To be or NFT?

If there’s one consistent lesson to be learned from Blockchain and crypto is that the enabling technology often outpaces our understanding of the viable use case, commercial application or sustainable business model. For example, smart contracts have only recently proven their value with the rise of decentralized finance (DeFi). Even then, they are not perfect and if not well-coded can result in hacks, losses or other damage. Plus, until scaling (transaction throughput) and gas fees (transaction costs) are properly resolved, mass adoption is still some way off.

CryptoPunk #7523 (Image sourced from Reuters)

The latest crypto phenomenon is the market for NFTs (non-fungible tokens). Artworks in the form of digital files are being created, auctioned and traded for serious (or very silly?) amounts of money – just Google EtherRock, Beeple, CryptoPunk or Rare Pepe for recent examples.

NFTs are not just confined to digital art – animation, video, music and text are all being created in the form of NFTs. In addition, NFTs are being minted to represent ownership or other IP rights for physical artworks, real estate assets, collectibles and luxury goods.

Why would anyone pay the best part of US$12m for the original digital file of CryptoPunk #7523, a copy of which I have displayed above?

Perhaps we need to consider the following:

First, the image above is simply a low-res web image, easily reproduced via copy and paste – it’s not the “real” image as represented by the code or digital file embedded in the NFT. The original file is owned by the NFT buyer, and if it is an edition of one, then that is the only authentic version. Scarcity (as well as kudos) is a key market driver in NFTs – but only if someone else attaches financial value to the work (just as in any art market).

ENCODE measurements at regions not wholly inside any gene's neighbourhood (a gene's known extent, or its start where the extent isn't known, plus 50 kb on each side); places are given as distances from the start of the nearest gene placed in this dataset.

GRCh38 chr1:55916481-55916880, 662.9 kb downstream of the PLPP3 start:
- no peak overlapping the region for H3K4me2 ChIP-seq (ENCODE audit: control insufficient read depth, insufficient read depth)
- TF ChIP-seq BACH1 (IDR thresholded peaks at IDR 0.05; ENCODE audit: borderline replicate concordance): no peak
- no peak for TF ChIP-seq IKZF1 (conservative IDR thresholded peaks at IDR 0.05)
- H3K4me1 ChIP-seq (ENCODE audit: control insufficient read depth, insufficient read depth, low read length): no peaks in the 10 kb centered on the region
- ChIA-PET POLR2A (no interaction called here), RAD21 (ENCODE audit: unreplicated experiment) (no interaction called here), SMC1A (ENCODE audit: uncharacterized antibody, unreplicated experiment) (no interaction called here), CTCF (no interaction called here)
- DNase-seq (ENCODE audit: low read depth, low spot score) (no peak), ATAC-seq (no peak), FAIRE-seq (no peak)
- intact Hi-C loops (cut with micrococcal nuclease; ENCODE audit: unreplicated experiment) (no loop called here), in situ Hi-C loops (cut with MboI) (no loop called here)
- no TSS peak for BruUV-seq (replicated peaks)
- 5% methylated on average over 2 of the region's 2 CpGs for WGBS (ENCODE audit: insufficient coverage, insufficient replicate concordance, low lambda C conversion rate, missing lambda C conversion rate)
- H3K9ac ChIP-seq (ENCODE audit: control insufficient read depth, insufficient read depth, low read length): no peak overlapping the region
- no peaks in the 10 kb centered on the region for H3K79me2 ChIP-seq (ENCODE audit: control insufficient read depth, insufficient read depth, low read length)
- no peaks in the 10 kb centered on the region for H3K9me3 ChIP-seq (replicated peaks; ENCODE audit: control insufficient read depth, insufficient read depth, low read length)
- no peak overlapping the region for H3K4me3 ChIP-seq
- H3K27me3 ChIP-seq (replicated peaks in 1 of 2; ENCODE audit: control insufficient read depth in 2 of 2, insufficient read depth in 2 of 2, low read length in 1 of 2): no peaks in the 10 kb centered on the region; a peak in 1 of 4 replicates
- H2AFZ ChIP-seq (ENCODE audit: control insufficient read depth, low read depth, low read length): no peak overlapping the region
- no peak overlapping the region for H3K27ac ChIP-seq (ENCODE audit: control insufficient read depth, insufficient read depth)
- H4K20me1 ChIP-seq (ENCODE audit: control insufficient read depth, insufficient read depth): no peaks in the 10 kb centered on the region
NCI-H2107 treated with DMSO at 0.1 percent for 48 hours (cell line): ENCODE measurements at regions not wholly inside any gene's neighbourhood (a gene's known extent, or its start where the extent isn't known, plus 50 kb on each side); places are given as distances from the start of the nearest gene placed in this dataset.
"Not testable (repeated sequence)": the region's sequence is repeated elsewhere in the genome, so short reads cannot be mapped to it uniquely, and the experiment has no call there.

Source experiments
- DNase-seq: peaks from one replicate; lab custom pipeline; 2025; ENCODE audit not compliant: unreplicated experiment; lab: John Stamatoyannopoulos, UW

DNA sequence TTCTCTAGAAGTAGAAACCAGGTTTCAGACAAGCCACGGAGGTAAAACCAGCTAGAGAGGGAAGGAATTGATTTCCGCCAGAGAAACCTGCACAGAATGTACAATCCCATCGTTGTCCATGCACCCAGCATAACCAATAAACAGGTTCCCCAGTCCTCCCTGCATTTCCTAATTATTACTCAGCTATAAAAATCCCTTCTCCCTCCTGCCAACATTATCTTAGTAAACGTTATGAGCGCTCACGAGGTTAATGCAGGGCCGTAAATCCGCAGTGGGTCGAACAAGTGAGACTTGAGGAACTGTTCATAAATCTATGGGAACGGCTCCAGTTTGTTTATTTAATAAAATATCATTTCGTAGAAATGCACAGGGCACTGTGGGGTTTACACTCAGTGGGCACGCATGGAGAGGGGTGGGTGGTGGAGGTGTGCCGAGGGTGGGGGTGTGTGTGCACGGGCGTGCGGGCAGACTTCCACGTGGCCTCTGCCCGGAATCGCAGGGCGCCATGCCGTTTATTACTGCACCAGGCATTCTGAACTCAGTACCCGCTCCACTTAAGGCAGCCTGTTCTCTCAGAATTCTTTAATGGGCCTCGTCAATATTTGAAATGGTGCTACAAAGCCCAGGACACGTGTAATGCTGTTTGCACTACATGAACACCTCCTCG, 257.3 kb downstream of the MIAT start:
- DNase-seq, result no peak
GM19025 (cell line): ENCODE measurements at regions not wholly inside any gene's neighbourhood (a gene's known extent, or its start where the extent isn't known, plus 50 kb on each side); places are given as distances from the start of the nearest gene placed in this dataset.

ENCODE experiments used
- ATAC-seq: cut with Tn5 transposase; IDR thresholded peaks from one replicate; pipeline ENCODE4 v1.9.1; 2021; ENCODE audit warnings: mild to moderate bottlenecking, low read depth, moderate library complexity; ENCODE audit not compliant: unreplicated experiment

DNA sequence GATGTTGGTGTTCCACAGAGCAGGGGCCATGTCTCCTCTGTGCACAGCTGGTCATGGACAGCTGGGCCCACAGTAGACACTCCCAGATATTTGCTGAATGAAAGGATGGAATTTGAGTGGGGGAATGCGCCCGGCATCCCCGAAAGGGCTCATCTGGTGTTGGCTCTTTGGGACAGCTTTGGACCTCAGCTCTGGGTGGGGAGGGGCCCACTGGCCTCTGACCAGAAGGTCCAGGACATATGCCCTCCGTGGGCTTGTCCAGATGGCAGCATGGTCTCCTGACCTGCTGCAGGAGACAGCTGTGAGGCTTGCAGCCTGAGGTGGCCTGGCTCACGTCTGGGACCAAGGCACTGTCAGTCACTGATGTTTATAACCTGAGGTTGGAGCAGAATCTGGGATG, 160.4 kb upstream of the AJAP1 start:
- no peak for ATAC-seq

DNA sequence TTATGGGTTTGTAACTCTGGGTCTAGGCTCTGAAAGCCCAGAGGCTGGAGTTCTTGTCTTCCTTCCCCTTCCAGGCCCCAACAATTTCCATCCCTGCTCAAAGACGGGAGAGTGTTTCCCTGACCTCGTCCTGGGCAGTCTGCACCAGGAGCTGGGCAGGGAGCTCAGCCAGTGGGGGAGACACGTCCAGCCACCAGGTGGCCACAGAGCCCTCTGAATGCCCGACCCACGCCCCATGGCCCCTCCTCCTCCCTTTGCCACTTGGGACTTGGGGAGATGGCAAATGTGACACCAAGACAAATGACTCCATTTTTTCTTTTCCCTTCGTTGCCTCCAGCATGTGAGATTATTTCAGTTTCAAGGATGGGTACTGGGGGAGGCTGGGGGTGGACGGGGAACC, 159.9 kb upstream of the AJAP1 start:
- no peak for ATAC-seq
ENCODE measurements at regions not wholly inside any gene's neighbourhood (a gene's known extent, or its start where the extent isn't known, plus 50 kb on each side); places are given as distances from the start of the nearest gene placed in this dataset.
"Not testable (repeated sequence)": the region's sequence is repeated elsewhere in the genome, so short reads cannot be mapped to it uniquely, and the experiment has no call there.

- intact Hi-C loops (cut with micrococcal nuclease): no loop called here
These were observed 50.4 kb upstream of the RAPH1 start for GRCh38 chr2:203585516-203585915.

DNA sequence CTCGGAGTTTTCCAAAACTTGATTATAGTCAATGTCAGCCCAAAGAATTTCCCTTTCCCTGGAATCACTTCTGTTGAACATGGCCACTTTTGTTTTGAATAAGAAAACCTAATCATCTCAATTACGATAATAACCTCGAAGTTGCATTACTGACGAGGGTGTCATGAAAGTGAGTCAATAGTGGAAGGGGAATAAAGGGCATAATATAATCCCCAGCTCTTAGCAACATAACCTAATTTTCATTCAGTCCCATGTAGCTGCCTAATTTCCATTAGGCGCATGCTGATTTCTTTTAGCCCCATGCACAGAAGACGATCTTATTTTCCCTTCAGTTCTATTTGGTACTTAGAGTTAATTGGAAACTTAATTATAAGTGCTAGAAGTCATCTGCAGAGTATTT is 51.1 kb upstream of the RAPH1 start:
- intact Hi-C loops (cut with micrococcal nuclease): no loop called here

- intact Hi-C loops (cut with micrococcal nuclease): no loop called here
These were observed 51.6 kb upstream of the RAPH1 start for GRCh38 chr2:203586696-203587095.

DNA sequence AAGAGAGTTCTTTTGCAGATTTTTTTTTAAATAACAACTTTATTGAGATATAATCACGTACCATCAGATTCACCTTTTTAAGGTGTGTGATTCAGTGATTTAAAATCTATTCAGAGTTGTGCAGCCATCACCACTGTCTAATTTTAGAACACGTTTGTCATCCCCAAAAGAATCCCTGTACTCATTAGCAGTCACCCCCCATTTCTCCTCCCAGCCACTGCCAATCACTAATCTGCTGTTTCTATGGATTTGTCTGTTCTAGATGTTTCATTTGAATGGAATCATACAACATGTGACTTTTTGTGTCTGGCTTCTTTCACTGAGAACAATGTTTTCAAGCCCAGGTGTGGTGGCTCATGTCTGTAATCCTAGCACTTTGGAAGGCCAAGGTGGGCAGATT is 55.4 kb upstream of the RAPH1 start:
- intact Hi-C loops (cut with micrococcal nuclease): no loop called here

Second, owning the NFT does not necessarily mean you own the copyright or other rights associated with the art work. (I may own a Picasso painting, but I don’t own the image contained in the work.) So, apart from holding an NFT in your digital wallet or displaying it in a virtual art gallery, the only right you have is to re-sell the work. This means you can’t commercialise the image for t-shirts, on-line redistribution or reproduction (unless the owner has agreed to grant such rights within the NFT). (My use of the image here would be covered by the “fair use” principle, for the purposes of illustration and/or critical analysis.)

Third, unless you are able to export the NFT from the marketplace or platform that sold it, the NFT may “vanish” if the platform goes offline for any reason. (Doubtless, platforms need to enable token transfers to other market places and to users’ own digital wallets, otherwise there could be a lot of stranded and/or worthless NFTs in years to come.)